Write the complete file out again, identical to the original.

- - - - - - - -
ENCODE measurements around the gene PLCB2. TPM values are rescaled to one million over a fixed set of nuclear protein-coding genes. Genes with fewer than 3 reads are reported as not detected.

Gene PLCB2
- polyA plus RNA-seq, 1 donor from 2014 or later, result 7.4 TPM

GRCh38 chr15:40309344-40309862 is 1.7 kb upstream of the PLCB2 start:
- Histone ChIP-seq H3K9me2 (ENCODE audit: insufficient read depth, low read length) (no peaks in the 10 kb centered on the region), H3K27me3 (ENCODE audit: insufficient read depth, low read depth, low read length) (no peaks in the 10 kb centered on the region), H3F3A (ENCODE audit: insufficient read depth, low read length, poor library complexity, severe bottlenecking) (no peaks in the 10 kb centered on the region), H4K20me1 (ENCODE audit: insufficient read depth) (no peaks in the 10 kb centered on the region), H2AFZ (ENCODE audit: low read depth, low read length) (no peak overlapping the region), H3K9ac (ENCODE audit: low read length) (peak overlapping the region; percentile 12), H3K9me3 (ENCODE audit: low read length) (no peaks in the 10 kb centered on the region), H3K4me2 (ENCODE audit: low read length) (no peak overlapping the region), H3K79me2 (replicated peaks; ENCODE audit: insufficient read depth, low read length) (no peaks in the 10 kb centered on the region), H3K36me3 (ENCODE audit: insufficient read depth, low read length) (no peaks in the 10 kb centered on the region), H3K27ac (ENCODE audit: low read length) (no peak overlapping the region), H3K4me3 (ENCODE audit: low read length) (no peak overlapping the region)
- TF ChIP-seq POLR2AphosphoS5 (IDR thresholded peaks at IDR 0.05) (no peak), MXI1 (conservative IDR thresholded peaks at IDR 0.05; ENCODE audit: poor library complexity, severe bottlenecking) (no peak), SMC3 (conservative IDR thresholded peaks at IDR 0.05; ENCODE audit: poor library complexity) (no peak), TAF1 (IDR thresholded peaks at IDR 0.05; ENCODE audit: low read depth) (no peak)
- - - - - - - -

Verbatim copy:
ENCODE measurements around the gene PLCB2. TPM values are rescaled to one million over a fixed set of nuclear protein-coding genes. Genes with fewer than 3 reads are reported as not detected.

Gene PLCB2
- polyA plus RNA-seq, 1 donor from 2014 or later, result 7.4 TPM

GRCh38 chr15:40309344-40309862 is 1.7 kb upstream of the PLCB2 start:
- Histone ChIP-seq H3K9me2 (ENCODE audit: insufficient read depth, low read length) (no peaks in the 10 kb centered on the region), H3K27me3 (ENCODE audit: insufficient read depth, low read depth, low read length) (no peaks in the 10 kb centered on the region), H3F3A (ENCODE audit: insufficient read depth, low read length, poor library complexity, severe bottlenecking) (no peaks in the 10 kb centered on the region), H4K20me1 (ENCODE audit: insufficient read depth) (no peaks in the 10 kb centered on the region), H2AFZ (ENCODE audit: low read depth, low read length) (no peak overlapping the region), H3K9ac (ENCODE audit: low read length) (peak overlapping the region; percentile 12), H3K9me3 (ENCODE audit: low read length) (no peaks in the 10 kb centered on the region), H3K4me2 (ENCODE audit: low read length) (no peak overlapping the region), H3K79me2 (replicated peaks; ENCODE audit: insufficient read depth, low read length) (no peaks in the 10 kb centered on the region), H3K36me3 (ENCODE audit: insufficient read depth, low read length) (no peaks in the 10 kb centered on the region), H3K27ac (ENCODE audit: low read length) (no peak overlapping the region), H3K4me3 (ENCODE audit: low read length) (no peak overlapping the region)
- TF ChIP-seq POLR2AphosphoS5 (IDR thresholded peaks at IDR 0.05) (no peak), MXI1 (conservative IDR thresholded peaks at IDR 0.05; ENCODE audit: poor library complexity, severe bottlenecking) (no peak), SMC3 (conservative IDR thresholded peaks at IDR 0.05; ENCODE audit: poor library complexity) (no peak), TAF1 (IDR thresholded peaks at IDR 0.05; ENCODE audit: low read depth) (no peak)